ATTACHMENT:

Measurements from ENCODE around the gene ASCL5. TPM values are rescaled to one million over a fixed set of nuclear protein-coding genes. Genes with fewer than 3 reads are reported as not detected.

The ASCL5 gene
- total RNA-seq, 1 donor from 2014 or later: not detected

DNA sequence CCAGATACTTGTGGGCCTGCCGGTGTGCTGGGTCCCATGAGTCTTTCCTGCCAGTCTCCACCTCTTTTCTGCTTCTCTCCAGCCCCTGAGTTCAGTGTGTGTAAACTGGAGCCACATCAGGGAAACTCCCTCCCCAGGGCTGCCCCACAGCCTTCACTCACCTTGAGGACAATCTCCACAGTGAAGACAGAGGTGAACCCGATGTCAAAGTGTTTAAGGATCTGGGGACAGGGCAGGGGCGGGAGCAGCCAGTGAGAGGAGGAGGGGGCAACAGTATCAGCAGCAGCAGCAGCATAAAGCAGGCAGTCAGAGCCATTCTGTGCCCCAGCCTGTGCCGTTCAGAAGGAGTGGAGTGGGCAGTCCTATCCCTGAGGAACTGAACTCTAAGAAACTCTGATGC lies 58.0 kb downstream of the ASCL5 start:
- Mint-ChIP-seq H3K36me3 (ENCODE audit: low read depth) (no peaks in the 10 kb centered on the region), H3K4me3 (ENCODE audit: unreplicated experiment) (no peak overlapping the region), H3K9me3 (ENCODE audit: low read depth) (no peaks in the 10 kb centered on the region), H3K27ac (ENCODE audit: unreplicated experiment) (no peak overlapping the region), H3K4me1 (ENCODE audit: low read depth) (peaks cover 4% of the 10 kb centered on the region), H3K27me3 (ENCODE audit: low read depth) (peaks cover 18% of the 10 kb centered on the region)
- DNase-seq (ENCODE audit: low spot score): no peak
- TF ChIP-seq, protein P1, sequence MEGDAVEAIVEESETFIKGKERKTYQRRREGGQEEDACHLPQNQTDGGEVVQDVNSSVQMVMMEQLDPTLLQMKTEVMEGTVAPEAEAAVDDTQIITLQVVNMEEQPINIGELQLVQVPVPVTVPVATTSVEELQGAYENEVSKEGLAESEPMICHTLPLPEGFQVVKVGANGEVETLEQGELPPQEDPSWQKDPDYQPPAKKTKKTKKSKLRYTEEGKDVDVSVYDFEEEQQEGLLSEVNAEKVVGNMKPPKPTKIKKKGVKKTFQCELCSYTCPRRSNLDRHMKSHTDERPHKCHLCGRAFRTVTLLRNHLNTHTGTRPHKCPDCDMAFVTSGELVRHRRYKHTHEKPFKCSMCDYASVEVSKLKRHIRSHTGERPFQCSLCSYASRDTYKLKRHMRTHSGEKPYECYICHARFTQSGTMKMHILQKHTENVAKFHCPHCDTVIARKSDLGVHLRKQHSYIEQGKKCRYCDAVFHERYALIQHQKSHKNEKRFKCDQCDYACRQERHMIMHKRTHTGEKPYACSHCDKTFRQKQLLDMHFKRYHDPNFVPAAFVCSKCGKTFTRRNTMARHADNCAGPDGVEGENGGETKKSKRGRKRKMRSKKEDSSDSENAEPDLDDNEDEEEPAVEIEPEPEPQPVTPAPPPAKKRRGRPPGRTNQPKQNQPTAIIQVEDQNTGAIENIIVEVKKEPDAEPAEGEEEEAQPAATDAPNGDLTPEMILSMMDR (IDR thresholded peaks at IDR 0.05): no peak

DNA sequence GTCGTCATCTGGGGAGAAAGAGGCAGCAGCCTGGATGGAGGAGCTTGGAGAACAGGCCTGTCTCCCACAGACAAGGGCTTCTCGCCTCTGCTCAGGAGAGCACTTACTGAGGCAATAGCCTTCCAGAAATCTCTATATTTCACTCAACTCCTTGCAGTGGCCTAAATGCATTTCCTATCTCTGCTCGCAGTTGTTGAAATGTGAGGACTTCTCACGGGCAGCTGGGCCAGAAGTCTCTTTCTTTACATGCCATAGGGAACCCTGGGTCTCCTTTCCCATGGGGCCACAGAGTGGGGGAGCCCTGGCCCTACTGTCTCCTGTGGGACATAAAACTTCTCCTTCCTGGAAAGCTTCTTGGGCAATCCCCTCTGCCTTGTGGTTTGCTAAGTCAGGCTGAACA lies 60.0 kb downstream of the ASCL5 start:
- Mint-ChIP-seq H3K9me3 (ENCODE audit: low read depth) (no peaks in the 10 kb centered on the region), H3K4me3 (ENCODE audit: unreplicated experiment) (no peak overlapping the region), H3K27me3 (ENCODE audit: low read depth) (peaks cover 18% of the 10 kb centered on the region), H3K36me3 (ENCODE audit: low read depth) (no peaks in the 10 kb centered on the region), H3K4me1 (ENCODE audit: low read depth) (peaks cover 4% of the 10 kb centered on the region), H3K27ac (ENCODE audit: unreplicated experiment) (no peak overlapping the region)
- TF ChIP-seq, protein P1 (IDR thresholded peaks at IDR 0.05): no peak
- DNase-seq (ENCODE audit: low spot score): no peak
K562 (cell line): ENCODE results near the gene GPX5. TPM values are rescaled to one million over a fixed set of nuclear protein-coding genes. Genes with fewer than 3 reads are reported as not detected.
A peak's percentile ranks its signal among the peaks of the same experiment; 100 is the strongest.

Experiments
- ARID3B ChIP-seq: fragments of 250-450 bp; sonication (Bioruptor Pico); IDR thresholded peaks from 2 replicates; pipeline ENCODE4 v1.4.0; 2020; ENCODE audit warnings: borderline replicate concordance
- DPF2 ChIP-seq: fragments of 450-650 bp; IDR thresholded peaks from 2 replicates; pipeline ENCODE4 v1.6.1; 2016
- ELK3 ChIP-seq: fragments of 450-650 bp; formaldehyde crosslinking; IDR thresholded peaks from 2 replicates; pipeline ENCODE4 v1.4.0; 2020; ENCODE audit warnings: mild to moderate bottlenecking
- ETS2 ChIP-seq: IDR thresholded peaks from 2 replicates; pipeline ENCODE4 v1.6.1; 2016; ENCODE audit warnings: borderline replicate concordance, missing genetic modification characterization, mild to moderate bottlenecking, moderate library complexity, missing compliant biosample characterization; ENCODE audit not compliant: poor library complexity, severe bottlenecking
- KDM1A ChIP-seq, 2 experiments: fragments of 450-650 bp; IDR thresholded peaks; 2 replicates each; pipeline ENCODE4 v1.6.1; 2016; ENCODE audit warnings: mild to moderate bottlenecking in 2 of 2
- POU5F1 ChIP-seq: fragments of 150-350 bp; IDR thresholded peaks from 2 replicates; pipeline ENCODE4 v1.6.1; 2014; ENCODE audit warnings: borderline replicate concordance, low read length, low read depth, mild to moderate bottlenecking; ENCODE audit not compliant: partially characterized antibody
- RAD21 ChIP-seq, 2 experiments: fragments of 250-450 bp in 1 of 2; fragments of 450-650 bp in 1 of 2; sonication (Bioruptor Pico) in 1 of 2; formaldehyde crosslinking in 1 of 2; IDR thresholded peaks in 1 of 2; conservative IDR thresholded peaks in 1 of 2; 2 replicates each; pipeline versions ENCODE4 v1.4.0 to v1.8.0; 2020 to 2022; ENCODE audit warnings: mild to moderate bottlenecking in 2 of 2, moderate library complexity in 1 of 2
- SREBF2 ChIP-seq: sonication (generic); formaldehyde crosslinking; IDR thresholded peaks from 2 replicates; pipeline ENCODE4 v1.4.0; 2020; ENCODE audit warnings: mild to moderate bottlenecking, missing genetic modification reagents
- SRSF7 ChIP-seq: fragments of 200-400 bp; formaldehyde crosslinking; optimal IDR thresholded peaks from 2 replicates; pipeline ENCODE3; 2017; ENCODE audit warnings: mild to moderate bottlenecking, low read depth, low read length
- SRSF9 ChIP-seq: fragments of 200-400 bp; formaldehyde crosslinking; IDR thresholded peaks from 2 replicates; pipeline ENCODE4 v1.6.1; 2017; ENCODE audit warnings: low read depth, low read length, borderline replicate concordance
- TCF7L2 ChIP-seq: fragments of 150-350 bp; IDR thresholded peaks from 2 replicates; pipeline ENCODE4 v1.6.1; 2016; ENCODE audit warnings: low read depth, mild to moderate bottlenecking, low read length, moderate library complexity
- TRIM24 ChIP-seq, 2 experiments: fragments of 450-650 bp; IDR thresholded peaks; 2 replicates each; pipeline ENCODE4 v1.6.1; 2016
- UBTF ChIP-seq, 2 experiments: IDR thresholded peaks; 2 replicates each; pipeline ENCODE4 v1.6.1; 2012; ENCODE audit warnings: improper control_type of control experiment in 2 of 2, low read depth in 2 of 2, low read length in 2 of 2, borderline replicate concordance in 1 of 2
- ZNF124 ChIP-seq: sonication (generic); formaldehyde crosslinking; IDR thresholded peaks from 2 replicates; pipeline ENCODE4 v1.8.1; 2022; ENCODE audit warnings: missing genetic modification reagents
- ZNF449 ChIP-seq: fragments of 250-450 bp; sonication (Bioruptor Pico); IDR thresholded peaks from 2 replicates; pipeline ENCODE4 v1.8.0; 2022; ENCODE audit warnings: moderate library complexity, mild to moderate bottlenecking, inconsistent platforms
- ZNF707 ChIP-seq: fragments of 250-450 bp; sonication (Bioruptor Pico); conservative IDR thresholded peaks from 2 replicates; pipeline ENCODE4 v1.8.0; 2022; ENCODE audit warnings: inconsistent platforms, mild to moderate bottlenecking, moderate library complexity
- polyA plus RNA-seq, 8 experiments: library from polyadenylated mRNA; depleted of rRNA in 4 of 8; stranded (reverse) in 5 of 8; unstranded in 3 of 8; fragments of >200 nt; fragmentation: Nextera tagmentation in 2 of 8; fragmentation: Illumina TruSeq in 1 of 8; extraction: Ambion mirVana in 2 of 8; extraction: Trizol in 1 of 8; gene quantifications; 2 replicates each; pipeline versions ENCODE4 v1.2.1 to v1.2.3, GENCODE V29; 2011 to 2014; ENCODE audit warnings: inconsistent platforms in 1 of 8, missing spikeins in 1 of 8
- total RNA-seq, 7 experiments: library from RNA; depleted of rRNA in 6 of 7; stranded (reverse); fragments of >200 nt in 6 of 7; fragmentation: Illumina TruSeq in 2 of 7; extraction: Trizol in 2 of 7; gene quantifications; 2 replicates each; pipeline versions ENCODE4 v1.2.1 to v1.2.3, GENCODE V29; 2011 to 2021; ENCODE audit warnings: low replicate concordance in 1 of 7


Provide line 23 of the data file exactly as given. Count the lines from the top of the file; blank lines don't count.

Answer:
- SRSF7 ChIP-seq: fragments of 200-400 bp; formaldehyde crosslinking; optimal IDR thresholded peaks from 2 replicates; pipeline ENCODE3; 2017; ENCODE audit warnings: mild to moderate bottlenecking, low read depth, low read length